What to look for in Product Lifecycle Management (PLM) solutions & how Best-in-Class companies use a PLM to get ahead
Product Lifecycle Management (PLM) is the process of managing products through their entire lifecycle, from inception, design and development, through to production, and finally end of life. Powerful ERPs such as Sage X3 provide the basic means for companies to develop and manage new products, but as a company enters the realm of multi-product development it becomes instrumental to have a PLM solution as well. PLM solutions give companies a full portfolio of tools specifically catered to managing the product lifecycle, which can have the benefit of significantly reducing production costs, time to market, and minimizing compromised product quality.
However, not all PLM software is made equal; so we are going to discuss the capabilities to look for in PLM, and which processes the most successful businesses (best-in-class as defined in Aberdeen Group report*) manage in their Product Lifecycle Management solutions, consequently having the largest impact on efficiencies & business insight. As the saying goes, there’s “no need to reinvent the wheel” – especially if we can learn from what others have already found successful. The following are the top four capabilities we recommend to look for in a PLM solution and why they have the most impact:
One of the biggest issues faced in manufacturing is compliance with regulations and industry standards, whether the requirements are set by government or internally. Regulations can apply to every component of a product, and differ depending on where it’s going in the world and how it’s going to be used. So, with that in mind, your PLM should offer tools such as templates, tracking and formulation to help with compliance and regulatory management, as well as help keep compliance top of mind for staff as the high priority it needs to be throughout the development process. Since managing product releases in PLM ensures that these standards are being met, avoiding issues down the line in production, it’s easy to understand why 40% of Best-in-Class use their PLM for Release Management.
One of the biggest benefits a PLM offers is the ability to streamline processes, reducing the amount of time spent on product development and thereby improving time to market & reducing costs. However, in order for processes to be effectively streamlined, you have to have a PLM that can manage product portfolios. This will show where in the development process your products are, who is responsible for them and what needs to happen next.
Internal requirements, such as Defect Tracking, are another big part of portfolio management and it’s interesting that one out of five Best-in-Class manufacturers manage Defect Tracking in their PLM. This allows them to track defects at all stages, improve products more effectively, and cut costs.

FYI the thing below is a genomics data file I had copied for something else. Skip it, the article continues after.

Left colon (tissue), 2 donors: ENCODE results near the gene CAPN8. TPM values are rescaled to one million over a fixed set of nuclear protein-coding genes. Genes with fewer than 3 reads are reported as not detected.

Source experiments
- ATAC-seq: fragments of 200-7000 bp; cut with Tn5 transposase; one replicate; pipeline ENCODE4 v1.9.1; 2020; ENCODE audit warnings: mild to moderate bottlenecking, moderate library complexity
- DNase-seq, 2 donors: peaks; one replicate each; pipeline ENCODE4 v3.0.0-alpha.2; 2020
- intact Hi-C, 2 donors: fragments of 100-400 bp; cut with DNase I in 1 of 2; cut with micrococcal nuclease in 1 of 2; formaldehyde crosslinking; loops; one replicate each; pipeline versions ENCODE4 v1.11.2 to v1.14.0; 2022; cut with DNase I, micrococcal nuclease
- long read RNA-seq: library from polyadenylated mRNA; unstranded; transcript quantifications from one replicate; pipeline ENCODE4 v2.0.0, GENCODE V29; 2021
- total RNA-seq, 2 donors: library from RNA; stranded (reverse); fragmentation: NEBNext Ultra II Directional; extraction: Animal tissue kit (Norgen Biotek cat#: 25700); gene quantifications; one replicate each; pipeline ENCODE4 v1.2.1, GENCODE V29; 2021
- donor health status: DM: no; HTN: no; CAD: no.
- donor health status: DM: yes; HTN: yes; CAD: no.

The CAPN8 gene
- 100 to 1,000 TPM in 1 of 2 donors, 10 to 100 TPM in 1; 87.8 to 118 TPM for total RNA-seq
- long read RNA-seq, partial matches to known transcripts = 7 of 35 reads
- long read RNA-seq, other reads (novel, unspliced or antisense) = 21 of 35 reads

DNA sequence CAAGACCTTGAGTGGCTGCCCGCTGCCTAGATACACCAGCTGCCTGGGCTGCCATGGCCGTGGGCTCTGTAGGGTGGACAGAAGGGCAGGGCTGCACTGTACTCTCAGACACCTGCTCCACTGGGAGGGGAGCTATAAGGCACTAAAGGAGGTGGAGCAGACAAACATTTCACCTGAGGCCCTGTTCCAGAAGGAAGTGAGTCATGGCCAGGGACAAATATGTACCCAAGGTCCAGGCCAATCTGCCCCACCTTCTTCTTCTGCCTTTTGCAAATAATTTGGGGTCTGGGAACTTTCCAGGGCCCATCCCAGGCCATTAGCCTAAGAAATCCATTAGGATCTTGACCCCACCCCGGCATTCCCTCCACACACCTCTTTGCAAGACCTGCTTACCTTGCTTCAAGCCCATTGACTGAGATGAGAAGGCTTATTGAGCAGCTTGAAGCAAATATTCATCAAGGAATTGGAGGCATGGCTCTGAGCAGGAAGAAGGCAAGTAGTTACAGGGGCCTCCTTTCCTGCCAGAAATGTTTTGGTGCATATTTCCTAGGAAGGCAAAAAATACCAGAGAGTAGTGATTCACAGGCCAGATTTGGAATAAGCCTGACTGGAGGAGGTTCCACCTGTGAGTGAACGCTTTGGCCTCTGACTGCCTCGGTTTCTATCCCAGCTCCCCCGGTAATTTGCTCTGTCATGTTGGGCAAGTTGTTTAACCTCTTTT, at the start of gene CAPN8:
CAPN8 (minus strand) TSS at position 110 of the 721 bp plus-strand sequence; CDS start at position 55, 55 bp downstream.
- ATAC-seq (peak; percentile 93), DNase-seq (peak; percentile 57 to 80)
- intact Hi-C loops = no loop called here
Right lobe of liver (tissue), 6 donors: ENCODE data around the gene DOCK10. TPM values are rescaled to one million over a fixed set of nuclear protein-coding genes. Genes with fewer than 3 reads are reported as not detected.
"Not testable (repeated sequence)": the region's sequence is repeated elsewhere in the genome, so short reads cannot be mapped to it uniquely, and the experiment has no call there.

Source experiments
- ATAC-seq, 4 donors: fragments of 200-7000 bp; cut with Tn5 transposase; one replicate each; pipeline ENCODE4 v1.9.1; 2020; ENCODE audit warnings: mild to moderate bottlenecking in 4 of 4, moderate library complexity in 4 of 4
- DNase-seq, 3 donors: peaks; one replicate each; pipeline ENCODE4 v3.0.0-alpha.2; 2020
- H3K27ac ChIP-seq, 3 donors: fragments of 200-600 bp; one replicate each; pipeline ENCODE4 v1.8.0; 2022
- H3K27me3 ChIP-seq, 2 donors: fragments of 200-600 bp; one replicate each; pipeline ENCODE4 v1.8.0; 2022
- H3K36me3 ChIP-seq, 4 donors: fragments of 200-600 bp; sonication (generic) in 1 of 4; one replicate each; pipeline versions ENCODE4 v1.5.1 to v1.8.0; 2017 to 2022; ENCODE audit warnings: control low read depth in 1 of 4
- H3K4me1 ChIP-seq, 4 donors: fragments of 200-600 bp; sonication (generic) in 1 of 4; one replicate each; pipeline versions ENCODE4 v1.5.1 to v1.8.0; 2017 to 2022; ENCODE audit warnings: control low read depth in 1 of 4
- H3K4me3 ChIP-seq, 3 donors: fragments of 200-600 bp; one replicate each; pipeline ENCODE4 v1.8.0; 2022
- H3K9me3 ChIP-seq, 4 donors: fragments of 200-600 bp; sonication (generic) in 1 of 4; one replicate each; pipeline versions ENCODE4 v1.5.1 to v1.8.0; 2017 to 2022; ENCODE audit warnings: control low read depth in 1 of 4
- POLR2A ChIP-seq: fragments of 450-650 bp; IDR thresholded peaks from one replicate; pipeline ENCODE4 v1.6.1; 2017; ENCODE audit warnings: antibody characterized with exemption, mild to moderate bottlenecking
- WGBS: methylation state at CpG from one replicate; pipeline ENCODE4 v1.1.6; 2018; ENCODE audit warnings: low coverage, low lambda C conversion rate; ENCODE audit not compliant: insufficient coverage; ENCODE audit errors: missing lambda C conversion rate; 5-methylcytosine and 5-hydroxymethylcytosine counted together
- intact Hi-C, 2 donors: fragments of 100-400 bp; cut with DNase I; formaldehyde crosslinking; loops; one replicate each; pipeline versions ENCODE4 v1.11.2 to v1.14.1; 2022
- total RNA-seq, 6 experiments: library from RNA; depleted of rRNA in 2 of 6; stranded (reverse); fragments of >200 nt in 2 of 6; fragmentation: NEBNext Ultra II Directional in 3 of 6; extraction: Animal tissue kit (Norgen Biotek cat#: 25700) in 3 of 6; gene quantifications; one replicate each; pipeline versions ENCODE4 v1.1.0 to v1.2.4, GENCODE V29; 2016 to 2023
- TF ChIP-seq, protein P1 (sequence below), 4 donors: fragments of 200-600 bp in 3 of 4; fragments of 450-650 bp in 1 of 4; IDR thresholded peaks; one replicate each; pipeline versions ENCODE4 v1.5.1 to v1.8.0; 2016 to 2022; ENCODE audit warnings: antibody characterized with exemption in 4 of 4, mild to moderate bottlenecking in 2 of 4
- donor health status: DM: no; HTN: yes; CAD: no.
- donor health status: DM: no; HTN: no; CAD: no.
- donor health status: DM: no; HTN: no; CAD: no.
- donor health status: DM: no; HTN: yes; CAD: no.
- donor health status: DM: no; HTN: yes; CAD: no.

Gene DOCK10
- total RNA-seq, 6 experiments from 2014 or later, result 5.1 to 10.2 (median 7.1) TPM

With products comprised of multiple components it is vital for a PLM to have formula/recipe management. Your PLM should allow you to set standards for formula creation, such as which ingredients shouldn’t be used, to ensure that the product is compliant with regulations. Additionally, it should have the ability to suggest alternative components and different combinations of components in order to find the most cost effective recipe. This capability is essential for Best-in-Class, given that 33% handle Change Management and 27% handle Configuration Management in PLM.
Reporting and Analytics
The data collected in your PLM can be analyzed to create reports that offer insight into how processes can be improved, and what products were/weren’t successful. While this analysis can technically be completed in your PLM alone, the integration of PLM and ERP allows you to leverage data across your business, ensuring that you are making the best possible decisions about product development, management, design and production. This is made clear by the fact that Best-In-Class were 48% more likely than other businesses to integrate their sourcing data from ERP to PLM, and they were also 64% more likely to integrate their quality data to PLM. This invaluable integration of data will give you the insight you need to improve your products and the development process from the very beginning.
Ultimately, your PLM should have 4 key capabilities: compliance/regulatory management, portfolio management, formula/recipe management and reporting/analysis. With these capabilities you can manage complex processes in your PLM (such as releases, defect tracking, product changes and product configuration) and integrate it with your ERP for maximum access to information & insight. This will give you the tools you need to significantly reduce costs in the product lifecycle, improve the quality of your products and introduce products to market faster.
* The source for this blog was ‘Streamlining Product Development in Process Manufacturing’ by Tracy Woo with Aberdeen Group. Aberdeen Group conducts trusted research across various topics. Visit www.aberdeen.com for more information.